She seemed neither sad nor hostile; and these words, too, held the accent of truth. I went on, in a didactic tone: “A short time ago you said things that would need hours of explanation.”

  Still in the same sincere tone, she said: “Forget those things. Try and imagine I never said them.”

  I asked hopefully: “Why should I forget them? I should forget them only if I knew for certain that they are not true...if they were just words that escaped you in a moment of anger.”

  This time she said nothing. And again I hoped. Perhaps it was true: it was as a reaction from my violence that she had said she despised me. Cautiously, I insisted: “Now confess, those horrible things you said to me today were not true...and you said them because at that moment you thought you hated me and you wanted to hurt me.”

  She looked at me and was again silent. I thought I detected—or was I wrong?—a faint glistening of tears in her big dark eyes. Encouraged, I put out my hand and took hers as it lay on the tablecloth, saying: “Emilia...they weren’t true, then?”

  But now she pulled away her hand with unusual violence, drawing back not only her arm but, it seemed to me, her whole body. “They were true.”

  I was struck by her accent of complete, albeit disconsolate, sincerity as she answered. It was as though she were aware that, at that moment, a lie would have put everything to rights again, anyhow for some time, at least in appearance; and clearly, just for a second, she had been tempted to tell such a lie. Then, on reflection, she had rejected the idea. I felt a new and sharper stab of pain, and, bending my head, murmured through my clenched teeth: “But do you realize there are certain things that can’t be said to anyone, just like that, without any justification...not to anyone, least of all to your own husband?”

  She said nothing; all she did was to gaze at me, with apprehension almost; and indeed, my face must have been distorted with rage. At last she replied: “You asked for it and I told you.”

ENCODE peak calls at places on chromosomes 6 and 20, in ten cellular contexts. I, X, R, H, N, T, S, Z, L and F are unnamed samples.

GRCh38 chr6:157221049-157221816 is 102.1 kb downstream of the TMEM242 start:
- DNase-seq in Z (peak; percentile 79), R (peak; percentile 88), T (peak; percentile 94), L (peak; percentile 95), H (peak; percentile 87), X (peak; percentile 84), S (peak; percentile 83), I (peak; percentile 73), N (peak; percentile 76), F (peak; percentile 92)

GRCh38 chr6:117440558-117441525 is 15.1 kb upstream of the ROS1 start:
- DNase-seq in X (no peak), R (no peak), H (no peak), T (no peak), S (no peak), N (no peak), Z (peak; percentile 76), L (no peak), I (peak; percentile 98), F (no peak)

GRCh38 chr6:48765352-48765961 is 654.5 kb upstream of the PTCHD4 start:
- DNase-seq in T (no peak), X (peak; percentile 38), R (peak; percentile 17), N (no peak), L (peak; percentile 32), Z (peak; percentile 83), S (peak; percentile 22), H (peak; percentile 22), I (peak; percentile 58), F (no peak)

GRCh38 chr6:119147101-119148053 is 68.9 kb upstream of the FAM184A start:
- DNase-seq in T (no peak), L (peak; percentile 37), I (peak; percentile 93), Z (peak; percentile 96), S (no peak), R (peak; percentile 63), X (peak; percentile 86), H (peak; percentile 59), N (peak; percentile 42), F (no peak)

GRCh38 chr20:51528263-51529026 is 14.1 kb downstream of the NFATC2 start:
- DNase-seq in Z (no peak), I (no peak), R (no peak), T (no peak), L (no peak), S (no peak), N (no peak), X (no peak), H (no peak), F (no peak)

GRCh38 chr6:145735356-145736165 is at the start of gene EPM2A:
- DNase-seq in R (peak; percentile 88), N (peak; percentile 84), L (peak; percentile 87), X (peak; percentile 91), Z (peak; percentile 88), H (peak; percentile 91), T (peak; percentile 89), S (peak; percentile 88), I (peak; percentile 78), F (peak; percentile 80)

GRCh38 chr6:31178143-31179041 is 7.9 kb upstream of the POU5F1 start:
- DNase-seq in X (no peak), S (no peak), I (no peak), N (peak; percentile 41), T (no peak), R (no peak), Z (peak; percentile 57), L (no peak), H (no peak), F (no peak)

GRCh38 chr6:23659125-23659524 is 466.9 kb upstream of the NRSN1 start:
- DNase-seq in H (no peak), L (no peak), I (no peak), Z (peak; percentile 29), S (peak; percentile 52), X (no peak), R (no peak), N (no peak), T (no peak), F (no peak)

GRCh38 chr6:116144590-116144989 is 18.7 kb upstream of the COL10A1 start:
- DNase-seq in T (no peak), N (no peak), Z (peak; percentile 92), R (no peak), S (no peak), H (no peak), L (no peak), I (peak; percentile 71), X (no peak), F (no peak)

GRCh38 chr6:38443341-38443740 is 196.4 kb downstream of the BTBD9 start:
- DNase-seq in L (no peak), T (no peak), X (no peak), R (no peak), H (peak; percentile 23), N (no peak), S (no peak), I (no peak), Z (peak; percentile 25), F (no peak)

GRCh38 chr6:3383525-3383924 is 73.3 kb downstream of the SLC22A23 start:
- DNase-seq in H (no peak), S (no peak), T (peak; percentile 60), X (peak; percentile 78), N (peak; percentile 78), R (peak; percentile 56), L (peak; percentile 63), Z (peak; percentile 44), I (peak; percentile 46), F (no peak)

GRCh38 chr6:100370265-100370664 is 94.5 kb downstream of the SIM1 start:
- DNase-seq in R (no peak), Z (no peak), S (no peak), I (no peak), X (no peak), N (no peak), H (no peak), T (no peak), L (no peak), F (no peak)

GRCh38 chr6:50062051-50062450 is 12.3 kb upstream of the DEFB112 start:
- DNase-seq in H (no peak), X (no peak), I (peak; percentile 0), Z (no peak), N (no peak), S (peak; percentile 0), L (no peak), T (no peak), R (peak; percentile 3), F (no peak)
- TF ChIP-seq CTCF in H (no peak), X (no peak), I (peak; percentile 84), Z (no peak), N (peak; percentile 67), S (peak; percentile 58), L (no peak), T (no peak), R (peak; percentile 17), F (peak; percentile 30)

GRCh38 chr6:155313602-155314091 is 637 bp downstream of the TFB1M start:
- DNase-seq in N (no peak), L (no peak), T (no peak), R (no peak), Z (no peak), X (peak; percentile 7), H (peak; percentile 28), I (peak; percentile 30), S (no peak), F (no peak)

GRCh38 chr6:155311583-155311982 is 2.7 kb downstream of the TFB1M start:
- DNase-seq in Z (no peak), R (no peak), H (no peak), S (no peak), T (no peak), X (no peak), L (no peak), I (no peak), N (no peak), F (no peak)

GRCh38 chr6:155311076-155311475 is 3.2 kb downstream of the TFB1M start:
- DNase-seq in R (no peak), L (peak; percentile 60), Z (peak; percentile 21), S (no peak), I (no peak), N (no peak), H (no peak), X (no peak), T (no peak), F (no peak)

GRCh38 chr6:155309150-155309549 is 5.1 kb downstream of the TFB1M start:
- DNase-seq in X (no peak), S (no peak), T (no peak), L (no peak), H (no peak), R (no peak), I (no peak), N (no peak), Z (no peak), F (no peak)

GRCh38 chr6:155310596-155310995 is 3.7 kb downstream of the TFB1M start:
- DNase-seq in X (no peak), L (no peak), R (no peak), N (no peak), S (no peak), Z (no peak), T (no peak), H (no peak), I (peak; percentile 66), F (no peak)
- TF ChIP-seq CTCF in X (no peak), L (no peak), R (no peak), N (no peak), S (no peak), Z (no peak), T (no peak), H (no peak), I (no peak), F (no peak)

“But it’s up to you to explain.”

  “How do you mean?”

  “You’ve got to explain why...why you despise me.”

  “That I shall never tell you...not even if I were on the point of death.”

  I was struck by her unusually resolute tone. But my surprise did not last long. I was filled with a fury which now permitted no time for reflection. “Tell me,” I insisted, and again I seized her hand, but this time in a far from caressing manner, “tell me...why do you despise me?”

  “I’ve already said I shall never tell you.”

  “Tell me...if not, I shall hurt you.” Beside myself with rage, I twisted her fingers. She looked at me in surprise for a moment, then screwed up her mouth in pain; and, immediately afterwards, the contempt of which hitherto she had merely spoken, showed itself clearly in her expression. “Stop it,” she said roughly; “so you want to hurt me now, as well.” I noticed this “as well,” in which there appeared to be an allusion to other severities that I wished to inflict upon her, and was left breathless. “Stop it...aren’t you ashamed of yourself? The waiters are watching us.”

  “Tell me why you despise me.”

  “Don’t be a fool; leave me alone.”

  “Tell me why you despise me.”

  “Ow!” She wrenched her fingers away with a violent jerk that knocked a tumbler off the table. There was a sound of broken glass, and she jumped up and walked away towards the door, saying loudly: “I’m going to wait for you in the car... while you pay the bill.”

  She went out, and I was left sitting motionless where I was, humiliated, not so much from shame (it was true, as she had said, that all those idle waiters had been watching us the whole time and had not missed a single word or gesture of our quarrel) as by the strangeness of her behavior towards me. Never before had she spoken to me in that tone, never before had she abused me. The words “as well” continued, moreover, to echo in my ears like a new and unpleasant enigma that had to be solved, amongst so many others: how and when had I inflicted those things upon her of which, with her “as well” she was now complaining? At last I summoned the waiter, paid the bill, and followed her out.